IDNR Recommends Caution at Fishing Tournaments Due to Hot Weather

SPRINGFIELD, IL – The Illinois Department of Natural Resources (IDNR) is recommending fishing tournament organizers implement additional precautions regarding the catch and handling of fish during upcoming tournaments on Illinois lakes and waterways due to continued hot weather and drought-related water conditions.

“We thank organizers and anglers involved in bass fishing tournaments here in Illinois this summer for considering reducing the number of tournaments and taking extra care at the tournaments that are held to reduce the stress and mortality of bass brought to weigh in,” said Debbie Bruce, chief of the IDNR Division of Fisheries.  “Every effort should be made to ensure the survival of fish caught in tournaments since survival of those fish is important to maintaining the quality of bass fishing in Illinois.”

Research has demonstrated that the water quality conditions in even the best boat live-wells can reach near-lethal or lethal conditions during the heat of summer.  Although most research indicates that survival of bass caught in fishing tournaments is usually good, the mortality of bass brought to tournament weigh-ins is highest during the heat of the summer.   With Illinois’ record-setting heat this summer, lethal conditions for tournament-caught fish can develop rapidly.

When considering ways to protect fish caught during tournaments this summer, the IDNR Division of Fisheries recommends that tournament organizers consider:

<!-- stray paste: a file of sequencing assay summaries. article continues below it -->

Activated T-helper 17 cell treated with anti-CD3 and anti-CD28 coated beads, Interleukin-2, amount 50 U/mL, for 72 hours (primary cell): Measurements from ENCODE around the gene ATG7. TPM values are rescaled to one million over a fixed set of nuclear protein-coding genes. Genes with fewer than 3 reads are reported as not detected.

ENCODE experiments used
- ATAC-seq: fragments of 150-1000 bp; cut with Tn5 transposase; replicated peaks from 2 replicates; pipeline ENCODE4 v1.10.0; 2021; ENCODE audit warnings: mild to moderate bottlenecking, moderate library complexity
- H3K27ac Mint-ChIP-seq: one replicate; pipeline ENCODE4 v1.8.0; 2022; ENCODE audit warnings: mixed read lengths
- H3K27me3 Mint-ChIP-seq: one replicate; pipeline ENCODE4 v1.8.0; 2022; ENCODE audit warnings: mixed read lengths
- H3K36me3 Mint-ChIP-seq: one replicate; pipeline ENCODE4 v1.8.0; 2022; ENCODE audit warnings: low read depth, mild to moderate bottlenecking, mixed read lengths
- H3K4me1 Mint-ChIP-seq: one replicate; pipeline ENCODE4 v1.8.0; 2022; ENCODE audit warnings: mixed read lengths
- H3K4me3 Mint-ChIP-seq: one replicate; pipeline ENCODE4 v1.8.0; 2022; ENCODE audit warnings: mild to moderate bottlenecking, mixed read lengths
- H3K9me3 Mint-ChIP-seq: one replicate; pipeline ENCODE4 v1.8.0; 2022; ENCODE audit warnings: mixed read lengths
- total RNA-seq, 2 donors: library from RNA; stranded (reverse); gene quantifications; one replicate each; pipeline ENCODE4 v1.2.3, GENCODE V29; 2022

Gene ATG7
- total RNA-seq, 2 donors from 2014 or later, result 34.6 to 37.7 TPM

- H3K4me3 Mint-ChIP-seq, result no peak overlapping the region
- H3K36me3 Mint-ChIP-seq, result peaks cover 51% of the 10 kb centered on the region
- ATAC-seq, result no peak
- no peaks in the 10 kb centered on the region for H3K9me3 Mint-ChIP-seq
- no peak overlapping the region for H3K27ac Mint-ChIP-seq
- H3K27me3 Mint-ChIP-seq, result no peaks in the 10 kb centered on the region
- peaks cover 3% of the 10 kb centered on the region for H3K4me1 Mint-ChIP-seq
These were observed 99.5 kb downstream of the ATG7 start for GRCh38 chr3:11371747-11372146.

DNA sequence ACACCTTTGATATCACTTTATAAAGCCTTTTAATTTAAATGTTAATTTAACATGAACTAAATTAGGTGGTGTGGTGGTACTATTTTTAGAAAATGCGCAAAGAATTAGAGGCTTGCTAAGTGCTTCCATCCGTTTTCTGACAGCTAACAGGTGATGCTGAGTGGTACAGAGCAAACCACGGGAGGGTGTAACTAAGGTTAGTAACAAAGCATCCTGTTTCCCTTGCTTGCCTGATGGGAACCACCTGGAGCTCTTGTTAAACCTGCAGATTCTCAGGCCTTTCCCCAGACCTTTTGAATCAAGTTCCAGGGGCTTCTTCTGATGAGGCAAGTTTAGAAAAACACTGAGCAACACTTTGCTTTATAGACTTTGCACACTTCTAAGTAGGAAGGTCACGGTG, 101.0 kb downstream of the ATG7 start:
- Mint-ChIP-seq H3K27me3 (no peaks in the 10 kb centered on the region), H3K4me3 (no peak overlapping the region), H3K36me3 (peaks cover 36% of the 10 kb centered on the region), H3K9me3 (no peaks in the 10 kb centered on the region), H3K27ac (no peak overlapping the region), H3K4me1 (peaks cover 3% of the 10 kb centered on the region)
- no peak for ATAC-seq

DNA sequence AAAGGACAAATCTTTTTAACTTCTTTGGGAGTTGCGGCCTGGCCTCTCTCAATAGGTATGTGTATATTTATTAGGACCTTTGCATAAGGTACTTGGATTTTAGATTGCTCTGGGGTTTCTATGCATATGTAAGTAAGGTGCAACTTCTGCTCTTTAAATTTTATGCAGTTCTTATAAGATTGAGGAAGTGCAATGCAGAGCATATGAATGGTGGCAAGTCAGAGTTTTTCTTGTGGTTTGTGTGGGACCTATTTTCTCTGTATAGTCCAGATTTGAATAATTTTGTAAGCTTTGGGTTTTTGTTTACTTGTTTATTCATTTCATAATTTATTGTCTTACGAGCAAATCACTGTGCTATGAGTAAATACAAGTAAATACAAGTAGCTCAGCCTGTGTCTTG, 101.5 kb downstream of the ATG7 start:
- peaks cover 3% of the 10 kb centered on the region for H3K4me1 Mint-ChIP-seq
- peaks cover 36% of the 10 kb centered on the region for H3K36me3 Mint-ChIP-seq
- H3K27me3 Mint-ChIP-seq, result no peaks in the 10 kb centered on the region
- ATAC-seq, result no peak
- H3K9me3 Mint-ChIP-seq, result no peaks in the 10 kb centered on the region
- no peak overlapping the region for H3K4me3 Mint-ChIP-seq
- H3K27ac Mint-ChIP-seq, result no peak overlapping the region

Reducing the length of the tournament and lowering the number of fish that can be brought to the weigh-in:
Reducing the length of the tournament reduces the amount of time that bass caught are exposed to the stress of declining water quality. Also, by shortening the length of the tournament, both the fish and anglers reduce time spent at tournament weigh-ins during what may be the hottest part of the day.  By reducing the number of fish brought to the scales, the demand for oxygen and live-well crowding is reduced.   In addition, fewer fish in the live-well will help fish maintain the condition of the slime coat that is essential to reduce susceptibility to infections after release back into the water.

Maintaining conditions in the live well:  
Tournament anglers should ensure aeration is continuous in their live-well, with occasional water changes made through the day.  Although bottles of ice may be considered as a way to cool the water in live-wells, recent research indicates there is little benefit to bass survival of using ice bottles since wide variations in water temperature appears to be more stressful than warm, steady water temperatures for bass.

Limiting the number of bags used to bring fish from live-wells to tournament scales:
Water quality conditions in transport bags deteriorate even more rapidly than in live-wells due to crowding and lack of aeration.   Lines at the scales during fishing tournaments should be avoided, especially in excessive heat.  If photographs are to be taken of tournament fish, photographers should be ready so the fish can be released back into the lake or waterway or into the release-boat tank with only a minimum delay.  Time out of water should be minimized as much as possible to enhance bass survival.

“The IDNR appreciates the efforts tournament organizers and anglers are taking during this brutally hot and dry summer in Illinois,” Bruce said.  “The bottom line for all of us who enjoy fishing in Illinois is that adult bass are a precious resource that deserves the utmost care in ensuring their survival to be caught again.  Research biologists have determined that a little effort goes a long way to ensure the survival of bass released during tournaments, hopefully to be caught again in the future and contribute to higher quality fishing.”

For more information on fishing in Illinois, go online to www.ifishillinois.org or www.dnr.illinois.gov.

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